Residents of a central Quebec city facing an uphill economic struggle with the closing of the Gentilly-2 nuclear plant got some relief today with the announcement of a billion-dollar new factory that will create hundreds of jobs.

The province officially announced the plans for the project, a fertilizer factory slated for construction in Bécancour, this morning. 

The fertilizer plant project will cost about $1.2 billion and will be operated by the Indian Farmers Fertiliser Cooperative (IFFCO) and Quebec's Coop Fédérée, which has committed to acquiring close to 40 per cent of the annual production of the plant.

The rest will be distributed to Canadian and U.S. markets.

The nitrogen plant still needs to pass final approval after an environmental review.

The Parti Québécois government announced the closure of the Gentilly-2 plant last week, a plan that will put about 800 people out of work.

According to the IFFO, the new factory will employ about 200 people permanently, and the construction of the plant will create about 500 temporary jobs.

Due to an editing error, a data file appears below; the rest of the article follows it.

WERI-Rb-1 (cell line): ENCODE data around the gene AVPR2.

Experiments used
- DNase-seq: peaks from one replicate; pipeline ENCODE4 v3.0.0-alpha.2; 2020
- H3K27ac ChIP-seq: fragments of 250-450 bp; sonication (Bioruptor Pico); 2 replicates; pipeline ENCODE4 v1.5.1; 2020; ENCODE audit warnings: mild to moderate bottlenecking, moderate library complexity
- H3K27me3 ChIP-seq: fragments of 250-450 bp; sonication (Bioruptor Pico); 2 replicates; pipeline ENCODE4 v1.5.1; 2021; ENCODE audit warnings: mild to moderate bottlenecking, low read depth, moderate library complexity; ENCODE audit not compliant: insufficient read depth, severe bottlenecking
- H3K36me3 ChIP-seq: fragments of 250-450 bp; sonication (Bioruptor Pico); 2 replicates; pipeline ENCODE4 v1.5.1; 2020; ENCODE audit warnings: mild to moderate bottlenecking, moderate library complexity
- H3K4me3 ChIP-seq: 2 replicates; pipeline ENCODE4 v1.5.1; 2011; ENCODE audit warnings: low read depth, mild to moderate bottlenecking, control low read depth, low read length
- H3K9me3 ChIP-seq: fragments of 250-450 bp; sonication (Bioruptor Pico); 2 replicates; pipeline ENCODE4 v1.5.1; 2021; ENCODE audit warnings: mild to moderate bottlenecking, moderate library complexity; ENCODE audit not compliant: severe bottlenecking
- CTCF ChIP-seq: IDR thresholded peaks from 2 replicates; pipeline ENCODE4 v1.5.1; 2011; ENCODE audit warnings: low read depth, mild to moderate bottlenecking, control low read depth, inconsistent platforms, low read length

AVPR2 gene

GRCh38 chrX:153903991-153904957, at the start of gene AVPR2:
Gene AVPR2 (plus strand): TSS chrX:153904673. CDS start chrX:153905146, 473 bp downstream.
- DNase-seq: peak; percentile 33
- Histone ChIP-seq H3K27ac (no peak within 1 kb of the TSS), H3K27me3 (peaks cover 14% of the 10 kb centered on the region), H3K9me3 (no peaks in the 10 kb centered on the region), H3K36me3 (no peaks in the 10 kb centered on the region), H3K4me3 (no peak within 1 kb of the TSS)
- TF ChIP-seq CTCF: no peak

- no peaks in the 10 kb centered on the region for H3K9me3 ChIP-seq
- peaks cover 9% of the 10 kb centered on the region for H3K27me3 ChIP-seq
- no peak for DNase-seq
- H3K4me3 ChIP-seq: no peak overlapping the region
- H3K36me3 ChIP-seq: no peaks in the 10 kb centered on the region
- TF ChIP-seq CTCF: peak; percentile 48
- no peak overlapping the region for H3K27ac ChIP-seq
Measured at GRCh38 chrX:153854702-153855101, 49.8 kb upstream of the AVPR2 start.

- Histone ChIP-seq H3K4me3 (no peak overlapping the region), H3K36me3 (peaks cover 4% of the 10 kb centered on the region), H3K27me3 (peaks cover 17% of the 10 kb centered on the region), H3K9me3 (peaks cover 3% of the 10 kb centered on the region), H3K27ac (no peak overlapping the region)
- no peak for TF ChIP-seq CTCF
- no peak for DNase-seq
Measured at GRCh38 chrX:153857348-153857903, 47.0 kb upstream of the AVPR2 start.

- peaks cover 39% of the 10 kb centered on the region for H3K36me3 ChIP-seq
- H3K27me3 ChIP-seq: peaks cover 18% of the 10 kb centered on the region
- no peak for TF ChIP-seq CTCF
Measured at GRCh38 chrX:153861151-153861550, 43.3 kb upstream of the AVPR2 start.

IFFCO already operates five other similar plants around the world.

Different skills needed

Jean-Denis Girard, president the Coeur-du-Québec chamber of commerce and industry, said the jobs created wouldn't be comparable to the specialized jobs that will be lost at the nuclear plant.

"The jobs are completely different," he said. "It takes really specialized training. So the employees of Gentilly-2 can't just go apply at this plant. It's not at all the same skills they're looking for."

Yves-François Blanchet, minister responsible for central Quebec, said the salary level for the new jobs isn't known. However, he described the work as "quality jobs."

He said more discussions are underway to determine what other businesses could be part of the plan to "diversify" the region's economy and bring more industry to the region's industrial park.

"We do not presume what will be the conditions of the jobs, but we're enthusiastic that the results for the region will be better than what they had with Gentilly-2," he said.

If the plant plans pass the approval process, construction is expected to start in 2014 and production in 2017.

The provincial government is paying for a $5 million feasibility study.